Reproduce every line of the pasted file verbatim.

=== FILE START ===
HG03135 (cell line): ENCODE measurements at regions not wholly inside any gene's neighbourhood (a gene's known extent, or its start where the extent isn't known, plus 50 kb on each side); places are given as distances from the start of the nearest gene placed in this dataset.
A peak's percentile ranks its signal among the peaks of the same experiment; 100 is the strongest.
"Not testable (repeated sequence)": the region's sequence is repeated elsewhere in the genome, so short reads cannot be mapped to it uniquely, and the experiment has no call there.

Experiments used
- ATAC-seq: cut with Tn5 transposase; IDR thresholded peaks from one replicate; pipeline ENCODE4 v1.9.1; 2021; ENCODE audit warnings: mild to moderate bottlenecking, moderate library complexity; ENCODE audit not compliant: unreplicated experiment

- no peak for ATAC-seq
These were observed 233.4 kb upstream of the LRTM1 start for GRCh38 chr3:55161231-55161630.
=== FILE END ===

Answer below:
HG03135 (cell line): ENCODE measurements at regions not wholly inside any gene's neighbourhood (a gene's known extent, or its start where the extent isn't known, plus 50 kb on each side); places are given as distances from the start of the nearest gene placed in this dataset.
A peak's percentile ranks its signal among the peaks of the same experiment; 100 is the strongest.
"Not testable (repeated sequence)": the region's sequence is repeated elsewhere in the genome, so short reads cannot be mapped to it uniquely, and the experiment has no call there.

Experiments used
- ATAC-seq: cut with Tn5 transposase; IDR thresholded peaks from one replicate; pipeline ENCODE4 v1.9.1; 2021; ENCODE audit warnings: mild to moderate bottlenecking, moderate library complexity; ENCODE audit not compliant: unreplicated experiment

- no peak for ATAC-seq
These were observed 233.4 kb upstream of the LRTM1 start for GRCh38 chr3:55161231-55161630.